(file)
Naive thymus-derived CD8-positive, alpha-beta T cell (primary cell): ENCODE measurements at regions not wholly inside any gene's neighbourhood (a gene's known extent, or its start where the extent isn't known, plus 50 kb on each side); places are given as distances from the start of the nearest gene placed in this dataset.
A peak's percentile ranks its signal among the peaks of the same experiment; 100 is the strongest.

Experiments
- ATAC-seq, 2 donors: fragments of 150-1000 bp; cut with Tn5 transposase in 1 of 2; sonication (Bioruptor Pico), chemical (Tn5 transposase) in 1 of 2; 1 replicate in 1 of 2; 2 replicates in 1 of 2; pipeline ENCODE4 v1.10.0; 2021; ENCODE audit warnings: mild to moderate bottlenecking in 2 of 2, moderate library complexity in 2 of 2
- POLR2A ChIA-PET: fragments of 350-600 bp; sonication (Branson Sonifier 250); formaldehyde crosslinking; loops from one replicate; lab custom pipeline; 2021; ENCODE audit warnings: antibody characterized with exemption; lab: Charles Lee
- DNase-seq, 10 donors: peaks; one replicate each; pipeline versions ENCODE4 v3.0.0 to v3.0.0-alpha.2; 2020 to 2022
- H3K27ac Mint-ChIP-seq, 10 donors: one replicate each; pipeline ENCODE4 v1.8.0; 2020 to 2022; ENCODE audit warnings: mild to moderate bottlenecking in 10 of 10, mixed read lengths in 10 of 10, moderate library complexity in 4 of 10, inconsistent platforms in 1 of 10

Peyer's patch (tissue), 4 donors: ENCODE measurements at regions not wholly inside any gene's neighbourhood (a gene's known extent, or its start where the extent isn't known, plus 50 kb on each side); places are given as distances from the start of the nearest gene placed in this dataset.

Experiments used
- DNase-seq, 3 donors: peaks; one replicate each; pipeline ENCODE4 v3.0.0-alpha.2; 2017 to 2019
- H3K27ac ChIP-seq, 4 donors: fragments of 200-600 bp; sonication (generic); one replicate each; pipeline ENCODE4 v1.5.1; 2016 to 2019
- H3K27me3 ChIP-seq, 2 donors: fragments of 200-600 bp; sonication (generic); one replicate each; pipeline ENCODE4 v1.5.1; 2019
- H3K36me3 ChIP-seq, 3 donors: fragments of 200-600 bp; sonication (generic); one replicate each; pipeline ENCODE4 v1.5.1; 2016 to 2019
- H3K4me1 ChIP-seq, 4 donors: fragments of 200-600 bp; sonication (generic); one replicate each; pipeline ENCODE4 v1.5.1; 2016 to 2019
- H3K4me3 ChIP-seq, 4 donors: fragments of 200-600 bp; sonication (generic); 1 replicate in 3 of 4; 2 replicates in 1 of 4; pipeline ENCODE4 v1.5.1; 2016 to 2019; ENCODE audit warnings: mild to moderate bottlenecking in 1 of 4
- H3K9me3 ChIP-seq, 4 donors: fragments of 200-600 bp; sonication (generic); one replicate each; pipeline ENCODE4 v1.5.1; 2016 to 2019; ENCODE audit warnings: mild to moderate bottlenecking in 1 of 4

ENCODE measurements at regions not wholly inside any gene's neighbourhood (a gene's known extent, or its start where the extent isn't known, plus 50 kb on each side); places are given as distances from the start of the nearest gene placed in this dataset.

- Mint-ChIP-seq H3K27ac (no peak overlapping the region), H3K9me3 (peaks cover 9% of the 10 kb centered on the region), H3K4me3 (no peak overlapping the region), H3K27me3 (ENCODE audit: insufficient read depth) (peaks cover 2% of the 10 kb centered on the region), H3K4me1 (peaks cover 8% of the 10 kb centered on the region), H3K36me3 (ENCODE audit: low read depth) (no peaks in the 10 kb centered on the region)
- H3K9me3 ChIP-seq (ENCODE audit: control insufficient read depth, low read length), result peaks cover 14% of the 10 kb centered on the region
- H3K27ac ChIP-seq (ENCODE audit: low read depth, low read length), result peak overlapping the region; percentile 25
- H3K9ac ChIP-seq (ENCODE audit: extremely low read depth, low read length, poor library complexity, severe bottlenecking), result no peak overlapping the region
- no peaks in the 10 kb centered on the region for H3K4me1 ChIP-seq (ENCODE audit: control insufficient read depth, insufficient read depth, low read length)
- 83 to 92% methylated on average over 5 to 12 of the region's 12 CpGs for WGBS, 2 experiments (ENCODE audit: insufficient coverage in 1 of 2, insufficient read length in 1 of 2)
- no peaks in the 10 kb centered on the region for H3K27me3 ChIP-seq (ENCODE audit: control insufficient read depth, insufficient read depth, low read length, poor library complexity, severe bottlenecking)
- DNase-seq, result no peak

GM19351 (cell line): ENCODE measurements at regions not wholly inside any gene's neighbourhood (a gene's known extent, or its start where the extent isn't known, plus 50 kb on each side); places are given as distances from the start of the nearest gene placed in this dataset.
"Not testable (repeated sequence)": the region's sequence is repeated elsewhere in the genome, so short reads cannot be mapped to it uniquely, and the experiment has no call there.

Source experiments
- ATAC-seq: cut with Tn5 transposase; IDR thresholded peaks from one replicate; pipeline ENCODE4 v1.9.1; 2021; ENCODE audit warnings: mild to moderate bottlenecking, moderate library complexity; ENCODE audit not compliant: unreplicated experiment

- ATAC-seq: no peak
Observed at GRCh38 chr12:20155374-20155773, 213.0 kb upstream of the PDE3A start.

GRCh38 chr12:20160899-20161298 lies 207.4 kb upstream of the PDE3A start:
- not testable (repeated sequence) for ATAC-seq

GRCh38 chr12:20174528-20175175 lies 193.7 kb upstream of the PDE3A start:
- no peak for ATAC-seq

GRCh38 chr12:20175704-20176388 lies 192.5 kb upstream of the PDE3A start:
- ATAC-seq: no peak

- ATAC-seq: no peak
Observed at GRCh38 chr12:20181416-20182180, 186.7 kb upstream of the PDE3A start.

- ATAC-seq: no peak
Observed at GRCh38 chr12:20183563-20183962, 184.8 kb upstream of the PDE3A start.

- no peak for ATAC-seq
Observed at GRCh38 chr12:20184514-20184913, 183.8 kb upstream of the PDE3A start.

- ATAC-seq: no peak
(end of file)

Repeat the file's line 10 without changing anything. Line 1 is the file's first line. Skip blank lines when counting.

- DNase-seq, 3 donors: peaks; one replicate each; pipeline ENCODE4 v3.0.0-alpha.2; 2017 to 2019